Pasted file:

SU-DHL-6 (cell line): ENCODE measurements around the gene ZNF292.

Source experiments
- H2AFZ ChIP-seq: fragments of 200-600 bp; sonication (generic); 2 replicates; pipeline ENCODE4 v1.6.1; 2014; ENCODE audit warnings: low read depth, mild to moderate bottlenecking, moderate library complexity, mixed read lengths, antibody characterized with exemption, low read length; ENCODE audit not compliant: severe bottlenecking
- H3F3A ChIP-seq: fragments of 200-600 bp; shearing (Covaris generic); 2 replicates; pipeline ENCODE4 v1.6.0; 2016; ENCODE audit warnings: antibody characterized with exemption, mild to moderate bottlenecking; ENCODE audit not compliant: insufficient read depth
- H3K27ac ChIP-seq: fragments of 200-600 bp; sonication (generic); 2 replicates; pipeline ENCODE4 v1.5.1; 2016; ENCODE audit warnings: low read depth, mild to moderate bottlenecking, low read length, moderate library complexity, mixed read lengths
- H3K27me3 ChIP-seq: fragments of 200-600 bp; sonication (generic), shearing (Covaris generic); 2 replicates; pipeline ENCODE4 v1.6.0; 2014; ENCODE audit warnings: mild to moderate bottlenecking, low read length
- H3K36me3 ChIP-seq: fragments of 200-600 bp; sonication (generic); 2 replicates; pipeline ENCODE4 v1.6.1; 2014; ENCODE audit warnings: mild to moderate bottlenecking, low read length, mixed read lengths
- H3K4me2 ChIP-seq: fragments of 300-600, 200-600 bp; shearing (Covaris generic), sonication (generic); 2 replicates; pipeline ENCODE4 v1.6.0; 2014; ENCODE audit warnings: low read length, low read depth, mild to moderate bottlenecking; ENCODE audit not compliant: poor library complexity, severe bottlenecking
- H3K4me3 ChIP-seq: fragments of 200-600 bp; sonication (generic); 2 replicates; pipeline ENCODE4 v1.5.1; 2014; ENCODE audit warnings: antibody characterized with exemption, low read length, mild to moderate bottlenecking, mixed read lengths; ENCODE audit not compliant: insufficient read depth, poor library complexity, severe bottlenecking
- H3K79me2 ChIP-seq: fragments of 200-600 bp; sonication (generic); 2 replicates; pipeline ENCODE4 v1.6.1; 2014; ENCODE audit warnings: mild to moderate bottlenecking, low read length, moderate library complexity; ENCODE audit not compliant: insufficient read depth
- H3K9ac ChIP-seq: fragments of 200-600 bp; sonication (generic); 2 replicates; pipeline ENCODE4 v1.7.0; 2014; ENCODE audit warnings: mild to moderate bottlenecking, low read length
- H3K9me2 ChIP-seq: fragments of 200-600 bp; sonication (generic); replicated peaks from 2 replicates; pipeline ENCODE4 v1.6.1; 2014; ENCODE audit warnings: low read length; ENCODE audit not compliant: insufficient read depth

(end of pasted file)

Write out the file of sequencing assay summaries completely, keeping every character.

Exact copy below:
SU-DHL-6 (cell line): ENCODE measurements around the gene ZNF292.

Source experiments
- H2AFZ ChIP-seq: fragments of 200-600 bp; sonication (generic); 2 replicates; pipeline ENCODE4 v1.6.1; 2014; ENCODE audit warnings: low read depth, mild to moderate bottlenecking, moderate library complexity, mixed read lengths, antibody characterized with exemption, low read length; ENCODE audit not compliant: severe bottlenecking
- H3F3A ChIP-seq: fragments of 200-600 bp; shearing (Covaris generic); 2 replicates; pipeline ENCODE4 v1.6.0; 2016; ENCODE audit warnings: antibody characterized with exemption, mild to moderate bottlenecking; ENCODE audit not compliant: insufficient read depth
- H3K27ac ChIP-seq: fragments of 200-600 bp; sonication (generic); 2 replicates; pipeline ENCODE4 v1.5.1; 2016; ENCODE audit warnings: low read depth, mild to moderate bottlenecking, low read length, moderate library complexity, mixed read lengths
- H3K27me3 ChIP-seq: fragments of 200-600 bp; sonication (generic), shearing (Covaris generic); 2 replicates; pipeline ENCODE4 v1.6.0; 2014; ENCODE audit warnings: mild to moderate bottlenecking, low read length
- H3K36me3 ChIP-seq: fragments of 200-600 bp; sonication (generic); 2 replicates; pipeline ENCODE4 v1.6.1; 2014; ENCODE audit warnings: mild to moderate bottlenecking, low read length, mixed read lengths
- H3K4me2 ChIP-seq: fragments of 300-600, 200-600 bp; shearing (Covaris generic), sonication (generic); 2 replicates; pipeline ENCODE4 v1.6.0; 2014; ENCODE audit warnings: low read length, low read depth, mild to moderate bottlenecking; ENCODE audit not compliant: poor library complexity, severe bottlenecking
- H3K4me3 ChIP-seq: fragments of 200-600 bp; sonication (generic); 2 replicates; pipeline ENCODE4 v1.5.1; 2014; ENCODE audit warnings: antibody characterized with exemption, low read length, mild to moderate bottlenecking, mixed read lengths; ENCODE audit not compliant: insufficient read depth, poor library complexity, severe bottlenecking
- H3K79me2 ChIP-seq: fragments of 200-600 bp; sonication (generic); 2 replicates; pipeline ENCODE4 v1.6.1; 2014; ENCODE audit warnings: mild to moderate bottlenecking, low read length, moderate library complexity; ENCODE audit not compliant: insufficient read depth
- H3K9ac ChIP-seq: fragments of 200-600 bp; sonication (generic); 2 replicates; pipeline ENCODE4 v1.7.0; 2014; ENCODE audit warnings: mild to moderate bottlenecking, low read length
- H3K9me2 ChIP-seq: fragments of 200-600 bp; sonication (generic); replicated peaks from 2 replicates; pipeline ENCODE4 v1.6.1; 2014; ENCODE audit warnings: low read length; ENCODE audit not compliant: insufficient read depth